You'll Never Fall Asleep With Mascara On Again After Seeing This

When you're tired (or possibly, maybe, just a little drunk), wiping off the day's makeup is probably the last thing that you want to do. Of course, we know that the health of your skin suffers if you opt to leave your primer, foundation, concealer, and other products on overnight. Makeup clogs pores — and ruins your sheets, too. But if you need further convincing that falling asleep in a full face is a very bad idea, take heed to the tale of Theresa Lynch.
As documented in a recent article published by the American Academy of Ophthalmology, the 50-year-old housekeeper, who lives in Sydney, Australia, failed to properly remove her mascara for 25 years. After seeking help from doctors, they discovered concretions underneath her eyelids, which caused massive discomfort and discharge. The tiny lesions, which contain buildup from cell debris and calcium, even eroded through her conjunctival surface... and could have blinded her permanently.
Lynch and her ophthalmic surgeon, Dana Robaei, decided to release gruesome images of her infected eye to spread awareness (and make you rethink your nightly routine).
Photo: Caters News Agency.
Photo: Caters News Agency.
"Every time Theresa was blinking, these bumps were rubbing on the surface of the eye and they pose a risk to her vision," Dr. Robaei told the Daily Mail. "If the scratch on the surface of the eye got infected, there is a risk this could be potentially blinding but that would be rare." And even though Dr. Robaei was able to remove the bumps during a 90-minute procedure, Lynch still isn't out of the woods. "It was certainly disabling," the doctor said. "She has suffered permanent scarring on her eyelid and the surface of her cornea. The symptoms are like somebody throwing a handful of sand in your eye — it's constantly irritating."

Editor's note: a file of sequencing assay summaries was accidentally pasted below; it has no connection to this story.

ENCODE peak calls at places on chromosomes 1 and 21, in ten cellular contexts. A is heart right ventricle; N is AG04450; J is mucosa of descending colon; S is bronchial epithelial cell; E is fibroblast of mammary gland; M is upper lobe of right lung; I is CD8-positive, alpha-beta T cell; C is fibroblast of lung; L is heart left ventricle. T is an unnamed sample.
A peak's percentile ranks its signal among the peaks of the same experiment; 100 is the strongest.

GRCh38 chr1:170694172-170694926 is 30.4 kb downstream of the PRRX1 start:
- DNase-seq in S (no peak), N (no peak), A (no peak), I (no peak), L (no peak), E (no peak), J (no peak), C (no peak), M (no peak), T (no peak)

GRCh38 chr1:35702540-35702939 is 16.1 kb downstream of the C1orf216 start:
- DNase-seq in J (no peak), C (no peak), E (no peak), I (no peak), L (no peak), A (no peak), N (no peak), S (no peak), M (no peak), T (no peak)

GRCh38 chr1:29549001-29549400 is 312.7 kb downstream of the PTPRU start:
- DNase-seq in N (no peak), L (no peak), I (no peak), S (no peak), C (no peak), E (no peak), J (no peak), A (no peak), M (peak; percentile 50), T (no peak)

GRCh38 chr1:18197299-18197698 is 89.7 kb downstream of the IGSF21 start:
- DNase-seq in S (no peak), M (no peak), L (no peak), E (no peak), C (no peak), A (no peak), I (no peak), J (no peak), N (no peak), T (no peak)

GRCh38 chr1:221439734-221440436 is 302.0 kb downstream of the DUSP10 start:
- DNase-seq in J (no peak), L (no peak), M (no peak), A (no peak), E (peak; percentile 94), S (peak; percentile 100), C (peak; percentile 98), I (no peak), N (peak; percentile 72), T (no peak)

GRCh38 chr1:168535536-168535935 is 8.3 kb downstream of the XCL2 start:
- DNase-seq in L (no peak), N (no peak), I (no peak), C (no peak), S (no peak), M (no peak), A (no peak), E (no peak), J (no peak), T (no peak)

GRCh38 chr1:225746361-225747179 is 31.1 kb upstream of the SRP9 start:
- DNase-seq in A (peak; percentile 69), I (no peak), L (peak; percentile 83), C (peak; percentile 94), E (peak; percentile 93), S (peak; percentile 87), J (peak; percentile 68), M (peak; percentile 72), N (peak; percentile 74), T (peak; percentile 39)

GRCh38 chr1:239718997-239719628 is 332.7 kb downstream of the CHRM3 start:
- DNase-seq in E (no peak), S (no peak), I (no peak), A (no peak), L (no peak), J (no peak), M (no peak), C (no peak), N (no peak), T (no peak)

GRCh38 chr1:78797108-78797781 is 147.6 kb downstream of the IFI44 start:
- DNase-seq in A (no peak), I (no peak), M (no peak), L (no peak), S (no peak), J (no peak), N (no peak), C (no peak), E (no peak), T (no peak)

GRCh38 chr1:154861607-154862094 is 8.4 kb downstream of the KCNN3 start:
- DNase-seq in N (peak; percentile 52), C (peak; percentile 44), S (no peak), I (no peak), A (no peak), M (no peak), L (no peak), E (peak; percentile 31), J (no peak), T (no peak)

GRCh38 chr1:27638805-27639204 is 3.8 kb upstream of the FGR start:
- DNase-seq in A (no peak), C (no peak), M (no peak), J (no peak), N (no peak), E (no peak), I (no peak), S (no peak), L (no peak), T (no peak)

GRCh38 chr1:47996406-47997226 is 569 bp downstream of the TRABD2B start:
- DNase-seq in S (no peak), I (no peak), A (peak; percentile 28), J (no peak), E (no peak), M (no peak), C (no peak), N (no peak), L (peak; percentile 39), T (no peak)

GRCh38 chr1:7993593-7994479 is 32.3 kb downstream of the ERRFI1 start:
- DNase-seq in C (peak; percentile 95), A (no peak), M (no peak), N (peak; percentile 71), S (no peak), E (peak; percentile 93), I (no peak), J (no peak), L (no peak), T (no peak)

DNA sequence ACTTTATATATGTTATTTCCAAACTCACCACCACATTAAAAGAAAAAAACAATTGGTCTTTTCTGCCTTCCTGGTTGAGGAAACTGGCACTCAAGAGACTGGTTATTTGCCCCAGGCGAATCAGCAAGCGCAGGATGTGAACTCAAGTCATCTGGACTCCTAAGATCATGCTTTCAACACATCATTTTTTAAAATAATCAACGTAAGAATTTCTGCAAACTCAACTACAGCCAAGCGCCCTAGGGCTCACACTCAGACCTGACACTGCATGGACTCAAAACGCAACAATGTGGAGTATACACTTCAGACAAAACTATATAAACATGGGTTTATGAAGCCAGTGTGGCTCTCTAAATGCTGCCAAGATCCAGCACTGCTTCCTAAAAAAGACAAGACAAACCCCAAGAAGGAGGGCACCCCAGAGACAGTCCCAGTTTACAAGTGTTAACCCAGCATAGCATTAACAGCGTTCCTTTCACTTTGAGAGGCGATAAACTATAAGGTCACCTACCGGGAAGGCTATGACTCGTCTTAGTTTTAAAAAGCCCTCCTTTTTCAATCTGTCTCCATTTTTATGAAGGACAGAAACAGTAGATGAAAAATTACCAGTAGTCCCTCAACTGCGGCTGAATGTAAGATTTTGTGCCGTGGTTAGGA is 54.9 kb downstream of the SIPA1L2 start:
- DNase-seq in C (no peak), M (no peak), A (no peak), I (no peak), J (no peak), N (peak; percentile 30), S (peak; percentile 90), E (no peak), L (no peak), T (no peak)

Optometrist Kambiz Silani, OD, tells us that putting eye makeup on your waterline puts you at further risk of developing serious eye conditions, so it's wise to steer clear of that delicate area as much as possible. And just in case you need a refresher, esthetician Renée Rouleau once walked us through the most effective way to clean your lashes: Saturate a thin cotton pad or toning cloth with your (ideally oil-free, as both Rouleau and Dr. Silani advise) makeup remover and gently press down on the eye, holding for 20 seconds. This melts and dissolves your eye makeup, so you won't have to rub; just swipe down to wipe everything off, then flip the pad and move upward to get underneath your lashes. Yes, it may cost you a few precious minutes of your beauty sleep — but ultimately, it might just save your vision.

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